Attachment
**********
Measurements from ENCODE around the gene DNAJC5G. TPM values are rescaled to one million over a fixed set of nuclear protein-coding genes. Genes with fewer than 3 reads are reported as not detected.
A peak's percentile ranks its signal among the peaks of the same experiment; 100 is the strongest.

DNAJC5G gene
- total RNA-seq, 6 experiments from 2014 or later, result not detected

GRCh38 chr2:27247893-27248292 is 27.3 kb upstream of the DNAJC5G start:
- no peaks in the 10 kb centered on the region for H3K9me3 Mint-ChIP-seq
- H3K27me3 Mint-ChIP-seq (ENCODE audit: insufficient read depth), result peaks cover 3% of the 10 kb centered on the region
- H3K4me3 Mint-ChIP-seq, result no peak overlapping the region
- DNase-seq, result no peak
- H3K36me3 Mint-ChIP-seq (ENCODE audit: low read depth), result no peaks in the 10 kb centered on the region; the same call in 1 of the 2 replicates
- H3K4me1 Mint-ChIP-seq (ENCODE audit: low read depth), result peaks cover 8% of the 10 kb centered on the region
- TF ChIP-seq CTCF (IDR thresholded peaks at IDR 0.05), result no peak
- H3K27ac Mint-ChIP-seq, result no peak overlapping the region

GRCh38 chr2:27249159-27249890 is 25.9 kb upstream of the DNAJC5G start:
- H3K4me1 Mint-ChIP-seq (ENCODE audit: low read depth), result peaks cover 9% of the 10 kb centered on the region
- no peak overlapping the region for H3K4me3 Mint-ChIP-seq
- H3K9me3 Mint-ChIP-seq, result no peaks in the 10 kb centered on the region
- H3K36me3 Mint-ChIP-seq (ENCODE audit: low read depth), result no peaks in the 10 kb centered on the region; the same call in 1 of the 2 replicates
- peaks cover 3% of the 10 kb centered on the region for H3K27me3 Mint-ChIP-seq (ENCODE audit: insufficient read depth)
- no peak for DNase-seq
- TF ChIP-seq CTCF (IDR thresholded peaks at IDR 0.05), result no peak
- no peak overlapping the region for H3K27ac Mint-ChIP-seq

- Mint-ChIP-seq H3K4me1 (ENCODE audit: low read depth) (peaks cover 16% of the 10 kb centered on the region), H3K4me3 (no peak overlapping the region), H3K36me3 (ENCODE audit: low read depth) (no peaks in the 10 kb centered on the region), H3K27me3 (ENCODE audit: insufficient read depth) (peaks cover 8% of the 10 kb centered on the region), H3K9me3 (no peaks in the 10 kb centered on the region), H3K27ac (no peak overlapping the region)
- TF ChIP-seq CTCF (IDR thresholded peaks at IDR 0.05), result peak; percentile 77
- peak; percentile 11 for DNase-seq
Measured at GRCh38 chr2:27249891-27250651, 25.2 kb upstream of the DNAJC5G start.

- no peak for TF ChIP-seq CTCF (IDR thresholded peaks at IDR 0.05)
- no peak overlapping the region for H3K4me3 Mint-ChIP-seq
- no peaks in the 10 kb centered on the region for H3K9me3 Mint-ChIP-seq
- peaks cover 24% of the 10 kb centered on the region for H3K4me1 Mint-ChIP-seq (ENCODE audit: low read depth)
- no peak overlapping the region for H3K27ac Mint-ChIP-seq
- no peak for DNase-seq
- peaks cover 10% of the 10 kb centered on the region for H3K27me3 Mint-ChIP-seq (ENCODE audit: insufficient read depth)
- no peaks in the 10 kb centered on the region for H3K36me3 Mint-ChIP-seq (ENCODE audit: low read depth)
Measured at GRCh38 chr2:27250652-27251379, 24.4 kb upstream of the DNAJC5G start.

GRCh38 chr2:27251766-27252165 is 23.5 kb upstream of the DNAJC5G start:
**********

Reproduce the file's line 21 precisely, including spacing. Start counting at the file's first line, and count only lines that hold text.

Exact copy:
- TF ChIP-seq CTCF (IDR thresholded peaks at IDR 0.05), result no peak